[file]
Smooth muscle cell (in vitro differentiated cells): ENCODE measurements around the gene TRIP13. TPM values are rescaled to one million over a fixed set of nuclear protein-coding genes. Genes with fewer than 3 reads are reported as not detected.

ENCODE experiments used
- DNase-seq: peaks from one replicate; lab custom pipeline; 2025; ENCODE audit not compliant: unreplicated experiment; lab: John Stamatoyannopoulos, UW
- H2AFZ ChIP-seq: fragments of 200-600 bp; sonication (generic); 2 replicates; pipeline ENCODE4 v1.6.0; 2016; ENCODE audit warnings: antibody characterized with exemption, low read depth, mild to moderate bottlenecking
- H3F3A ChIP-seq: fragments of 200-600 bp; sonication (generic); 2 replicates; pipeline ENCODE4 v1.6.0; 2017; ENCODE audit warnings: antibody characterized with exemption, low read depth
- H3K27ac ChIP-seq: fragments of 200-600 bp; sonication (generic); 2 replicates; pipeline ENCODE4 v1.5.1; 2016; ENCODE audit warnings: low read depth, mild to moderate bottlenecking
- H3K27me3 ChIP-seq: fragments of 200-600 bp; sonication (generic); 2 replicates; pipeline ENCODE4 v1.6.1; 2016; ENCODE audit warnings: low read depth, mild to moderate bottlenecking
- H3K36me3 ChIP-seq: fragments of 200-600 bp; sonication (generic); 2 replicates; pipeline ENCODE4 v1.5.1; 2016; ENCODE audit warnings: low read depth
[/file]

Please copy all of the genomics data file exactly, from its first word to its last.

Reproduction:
Smooth muscle cell (in vitro differentiated cells): ENCODE measurements around the gene TRIP13. TPM values are rescaled to one million over a fixed set of nuclear protein-coding genes. Genes with fewer than 3 reads are reported as not detected.

ENCODE experiments used
- DNase-seq: peaks from one replicate; lab custom pipeline; 2025; ENCODE audit not compliant: unreplicated experiment; lab: John Stamatoyannopoulos, UW
- H2AFZ ChIP-seq: fragments of 200-600 bp; sonication (generic); 2 replicates; pipeline ENCODE4 v1.6.0; 2016; ENCODE audit warnings: antibody characterized with exemption, low read depth, mild to moderate bottlenecking
- H3F3A ChIP-seq: fragments of 200-600 bp; sonication (generic); 2 replicates; pipeline ENCODE4 v1.6.0; 2017; ENCODE audit warnings: antibody characterized with exemption, low read depth
- H3K27ac ChIP-seq: fragments of 200-600 bp; sonication (generic); 2 replicates; pipeline ENCODE4 v1.5.1; 2016; ENCODE audit warnings: low read depth, mild to moderate bottlenecking
- H3K27me3 ChIP-seq: fragments of 200-600 bp; sonication (generic); 2 replicates; pipeline ENCODE4 v1.6.1; 2016; ENCODE audit warnings: low read depth, mild to moderate bottlenecking
- H3K36me3 ChIP-seq: fragments of 200-600 bp; sonication (generic); 2 replicates; pipeline ENCODE4 v1.5.1; 2016; ENCODE audit warnings: low read depth